I am half-way around the globe this week - in east Africa, on a mission trip to Uganda. I wrote this post a few days before I left, as I was thinking about the vast differences between that country and my homeland. Cultural, economic, language. . .the differences are vast. And yet, the United States is not really my home. Those English Separatists, the Pilgrims (our theological forefathers and foremothers in many ways) knew this so much better than I.
Of Plimoth Plantation was written over a period of years by the leader of the Plymouth Colony in Massachusetts, William Bradford, Of Plymouth Plantation is the single most complete authority for the story of the Pilgrims and the early years of the Colony they founded. Written between 1620 and 1647, the journal describes the story of the Pilgrims from 1608, when they settled in the Netherlands, through the 1620 Mayflower voyage, until the year 1647. The book ends with a list, written in 1650, of Mayflower passengers and what happened to them. . .
The Bradford journal records not only the events of the first 30 years but also the reactions of the colonists. The Bradford journal is regarded by historians as the preeminent work of 17th century America. It is Bradford’s simple yet vivid story, as told in his journal, that has made the Pilgrims the much-loved "spiritual ancestors of all Americans" (Samuel Eliot Morison).
(thanks to Wikipedia)
Of Plimoth Plantation
(Enjoy some samples of Bradford's original spelling, too!)
Is this our response when we think of our homeland? To fall on our knees and bless the God of heaven? What about when we think of our eternal home? What do you think will be your response when we finally get there? Ignore all the hypothetical talk about "When I get to heaven, the first thing I want to ask God is. . . " No, rather, what will our VERY FIRST response be? The lyrics of the MercyMe song, I Can Only Imagine can only touch the surface:
[Chapter 1]. . . by a joint consent they resolved to go into the Low Countries, where they heard was freedom of religion for all men; as also how sundry from London and other parts of the land had been exiled and persecuted for the same cause, and were gone thither, and lived at Amsterdam and in other places of the land. So after they had continued together about a year, and kept their meetings every Sabbath in one place or other, exercising the worship of god amongst themselves, notwithstanding all the diligence and malice of their adversaries, they seeing they could no longer continue in that condition, they resolved to get over into Holland as they could. Which was in the year 1607 and 1608. . .[Chapter 7]. . . So they lefte that goodly and pleasante citie, which had been ther resting place near 12 years; but they knew they were pilgrimes, and looked not much on these things, but lift up their eyes to the heavens, their dearest cuntrie, and quieted their spirits. . .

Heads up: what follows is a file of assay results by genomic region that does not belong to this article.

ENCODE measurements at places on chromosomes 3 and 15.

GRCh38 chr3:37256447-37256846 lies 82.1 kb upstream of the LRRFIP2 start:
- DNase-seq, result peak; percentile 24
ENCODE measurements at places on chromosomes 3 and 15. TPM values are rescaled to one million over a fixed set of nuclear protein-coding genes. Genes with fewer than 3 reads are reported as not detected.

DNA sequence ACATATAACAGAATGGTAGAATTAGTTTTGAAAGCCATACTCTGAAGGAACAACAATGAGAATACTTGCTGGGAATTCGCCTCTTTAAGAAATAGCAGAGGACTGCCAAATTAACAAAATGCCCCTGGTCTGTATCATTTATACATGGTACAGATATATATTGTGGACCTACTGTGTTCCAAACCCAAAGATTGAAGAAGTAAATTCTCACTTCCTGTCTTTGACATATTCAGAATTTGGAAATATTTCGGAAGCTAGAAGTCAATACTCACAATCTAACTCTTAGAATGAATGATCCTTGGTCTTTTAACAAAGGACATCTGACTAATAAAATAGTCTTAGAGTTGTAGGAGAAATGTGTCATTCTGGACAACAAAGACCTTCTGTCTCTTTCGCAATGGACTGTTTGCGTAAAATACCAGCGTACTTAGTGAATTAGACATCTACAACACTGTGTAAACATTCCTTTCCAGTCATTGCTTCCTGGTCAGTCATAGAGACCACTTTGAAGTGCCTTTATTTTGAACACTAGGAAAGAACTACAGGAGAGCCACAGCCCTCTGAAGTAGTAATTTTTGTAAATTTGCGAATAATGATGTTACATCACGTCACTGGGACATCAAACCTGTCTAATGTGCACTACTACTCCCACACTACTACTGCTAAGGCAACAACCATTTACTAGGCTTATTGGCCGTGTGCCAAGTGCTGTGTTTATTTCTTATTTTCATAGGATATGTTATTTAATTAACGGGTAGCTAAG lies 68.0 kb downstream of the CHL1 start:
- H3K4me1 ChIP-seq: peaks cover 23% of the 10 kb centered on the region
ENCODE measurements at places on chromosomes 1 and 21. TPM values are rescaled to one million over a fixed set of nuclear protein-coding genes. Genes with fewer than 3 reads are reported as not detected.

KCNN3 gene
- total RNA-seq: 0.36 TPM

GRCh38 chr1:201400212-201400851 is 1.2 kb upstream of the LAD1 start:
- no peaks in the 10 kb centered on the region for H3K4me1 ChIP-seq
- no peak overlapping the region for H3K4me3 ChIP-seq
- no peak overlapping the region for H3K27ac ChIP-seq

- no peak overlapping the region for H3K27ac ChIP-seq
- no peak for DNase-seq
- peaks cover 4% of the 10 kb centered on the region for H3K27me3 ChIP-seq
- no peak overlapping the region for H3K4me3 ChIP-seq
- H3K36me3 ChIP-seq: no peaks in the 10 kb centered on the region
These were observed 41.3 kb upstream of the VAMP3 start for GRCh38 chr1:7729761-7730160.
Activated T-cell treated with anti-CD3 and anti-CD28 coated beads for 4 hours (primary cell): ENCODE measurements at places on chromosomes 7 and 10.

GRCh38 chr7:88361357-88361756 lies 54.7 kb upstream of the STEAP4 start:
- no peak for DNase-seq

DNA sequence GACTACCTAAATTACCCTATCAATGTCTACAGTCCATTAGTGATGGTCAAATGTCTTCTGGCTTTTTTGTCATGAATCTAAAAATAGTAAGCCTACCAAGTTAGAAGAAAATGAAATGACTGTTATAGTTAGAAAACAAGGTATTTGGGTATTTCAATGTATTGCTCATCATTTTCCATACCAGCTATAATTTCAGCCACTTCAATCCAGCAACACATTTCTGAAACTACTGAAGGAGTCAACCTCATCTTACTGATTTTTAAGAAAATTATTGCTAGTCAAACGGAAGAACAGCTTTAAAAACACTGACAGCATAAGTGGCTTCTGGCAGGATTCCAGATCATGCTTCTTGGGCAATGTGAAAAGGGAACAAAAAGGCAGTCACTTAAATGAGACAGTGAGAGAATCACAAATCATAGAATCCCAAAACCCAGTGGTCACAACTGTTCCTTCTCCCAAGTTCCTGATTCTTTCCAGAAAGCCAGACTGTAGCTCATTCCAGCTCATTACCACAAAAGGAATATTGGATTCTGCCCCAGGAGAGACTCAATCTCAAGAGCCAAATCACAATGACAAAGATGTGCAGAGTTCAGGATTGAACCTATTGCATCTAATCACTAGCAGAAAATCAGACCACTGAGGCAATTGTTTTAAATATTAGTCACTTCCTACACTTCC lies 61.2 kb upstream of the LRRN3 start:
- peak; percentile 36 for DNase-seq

So they left that goodly and pleasant city, which had been ther resting place near 12 years; but they knew they were pilgrims, and looked not much on these things, but lift up their eyes to the heavens, their dearest country, and quieted their spirits. . .[Chapter 9]. . . Being thus arived in a good harbor and brought safe to land, they fell upon their knees & blessed ye God of heaven, who had brought them over ye vast & furious ocean, and delivered them from all ye periles & miseries therof, againe to set their feete on ye firme and stable earth, their proper elemente. And no marvell if they were thus joyefull, seeing wise Seneca was so affected with sailing a few miles on ye coast of his owne Italy; as he affirmed, that he had rather remaine twentie years on his way by land, then pass by sea to any place in a short time; so tedious & dreadfull was ye same unto him. . .
Being thus arrived in a good harbor and brought safe to land, they fell upon their knees and blessed the God of heaven, who had brought them over the vast and furious ocean, and delivered them from all the perils and miseries thereof, again to set their feet on the firm and stable earth, their proper element. And no marvel if they were thus joyful, seeing wise Seneca was so affected with sailing a few miles on the coast of his own Italy; as he affirmed, that he had rather remain twenty years on his way by land, then pass by sea to any place in a short time; so tedious and dreadful was the same unto him. . .
I can only imagine what it will be like
When I walk by Your side
I can only imagine
What my eyes will see
When your face
Is before me
I can only imagine
Surrounded by Your glory, what will my heart feel?
Will I dance for you Jesus or in awe of you be still?
Will I stand in your presence or to my knees will I fall?
Will I sing hallelujah, will I be able to speak at all?
I can only imagine. . .
Words & Music by Bart Millard
© 1999 Simpleville Music (ASCAP)
Do we "know we are pilgrims"? When we lift up our eyes to the heavens, do we recognize it as "our dearest country"? Does the thought of heaven "quiet our spirits?" Or are we too enamored with this "goodly and pleasant city, which has been our resting place" these many years?
Here is another version of the Plimoth account, from the same era. Note the differences in bold.
Nathaniel Morton's New England's Memorial was based on the account of "William Bradford, sometime governor thereof. "
So they left that goodly and pleasant city of Leyden, which had been their resting-place for above eleven years, but they knew that they were pilgrims and strangers here below, and looked not much on these things, but lifted up their eyes to Heaven, their dearest country, where God hath prepared for them a city (Heb. 11:16), and therein quieted their spirits.
Let the conversation continue.